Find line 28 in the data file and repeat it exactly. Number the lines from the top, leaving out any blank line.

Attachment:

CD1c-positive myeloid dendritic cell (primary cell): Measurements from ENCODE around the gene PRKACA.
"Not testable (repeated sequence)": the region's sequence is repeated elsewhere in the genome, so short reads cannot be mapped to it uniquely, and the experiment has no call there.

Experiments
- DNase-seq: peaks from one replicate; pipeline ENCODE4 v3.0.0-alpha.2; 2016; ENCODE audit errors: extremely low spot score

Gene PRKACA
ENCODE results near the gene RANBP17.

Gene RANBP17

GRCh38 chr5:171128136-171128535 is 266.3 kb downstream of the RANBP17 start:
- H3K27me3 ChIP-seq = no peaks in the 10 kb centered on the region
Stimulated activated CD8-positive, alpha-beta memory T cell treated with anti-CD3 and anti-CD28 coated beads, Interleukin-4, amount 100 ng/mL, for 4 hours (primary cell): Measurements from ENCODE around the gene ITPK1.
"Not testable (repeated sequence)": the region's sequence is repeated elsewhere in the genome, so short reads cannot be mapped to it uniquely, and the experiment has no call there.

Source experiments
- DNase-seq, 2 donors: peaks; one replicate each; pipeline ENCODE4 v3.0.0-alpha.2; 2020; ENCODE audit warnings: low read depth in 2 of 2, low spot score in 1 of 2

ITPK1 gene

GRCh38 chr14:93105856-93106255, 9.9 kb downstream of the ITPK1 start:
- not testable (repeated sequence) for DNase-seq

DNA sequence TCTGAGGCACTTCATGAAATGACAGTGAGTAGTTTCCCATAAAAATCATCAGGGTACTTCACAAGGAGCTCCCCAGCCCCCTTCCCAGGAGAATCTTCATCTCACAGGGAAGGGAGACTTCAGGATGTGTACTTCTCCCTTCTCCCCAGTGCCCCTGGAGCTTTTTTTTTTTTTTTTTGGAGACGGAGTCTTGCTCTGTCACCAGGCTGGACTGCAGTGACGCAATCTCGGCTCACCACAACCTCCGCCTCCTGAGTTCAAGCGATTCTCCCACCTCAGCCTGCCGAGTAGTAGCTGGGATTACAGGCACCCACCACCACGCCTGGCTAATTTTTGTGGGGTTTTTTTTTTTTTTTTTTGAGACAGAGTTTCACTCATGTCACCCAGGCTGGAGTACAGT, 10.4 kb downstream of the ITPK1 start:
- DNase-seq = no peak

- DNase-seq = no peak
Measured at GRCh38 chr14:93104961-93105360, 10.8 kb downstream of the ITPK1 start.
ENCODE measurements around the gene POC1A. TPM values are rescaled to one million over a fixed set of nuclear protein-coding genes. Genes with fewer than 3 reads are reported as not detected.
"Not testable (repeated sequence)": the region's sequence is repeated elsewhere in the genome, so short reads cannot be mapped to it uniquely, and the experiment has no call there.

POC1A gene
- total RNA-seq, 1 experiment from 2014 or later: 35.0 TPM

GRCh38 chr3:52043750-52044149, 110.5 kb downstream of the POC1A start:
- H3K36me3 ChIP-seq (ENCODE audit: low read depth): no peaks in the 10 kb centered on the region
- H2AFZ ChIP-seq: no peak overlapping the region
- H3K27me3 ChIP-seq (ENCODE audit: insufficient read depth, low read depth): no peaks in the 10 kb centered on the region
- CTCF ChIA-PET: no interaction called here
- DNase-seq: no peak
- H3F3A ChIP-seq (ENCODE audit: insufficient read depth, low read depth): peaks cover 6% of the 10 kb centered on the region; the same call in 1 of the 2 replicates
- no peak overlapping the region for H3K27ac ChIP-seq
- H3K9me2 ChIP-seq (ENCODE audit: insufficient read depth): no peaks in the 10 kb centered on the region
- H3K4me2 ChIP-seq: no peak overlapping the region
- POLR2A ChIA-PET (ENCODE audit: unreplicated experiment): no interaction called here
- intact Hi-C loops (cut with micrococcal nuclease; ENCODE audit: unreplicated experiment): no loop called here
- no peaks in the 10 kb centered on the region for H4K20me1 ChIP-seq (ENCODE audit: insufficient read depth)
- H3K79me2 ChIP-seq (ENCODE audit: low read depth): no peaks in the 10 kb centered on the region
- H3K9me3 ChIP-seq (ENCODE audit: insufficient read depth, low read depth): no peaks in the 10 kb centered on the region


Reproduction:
- H3K27me3 ChIP-seq (ENCODE audit: insufficient read depth, low read depth): no peaks in the 10 kb centered on the region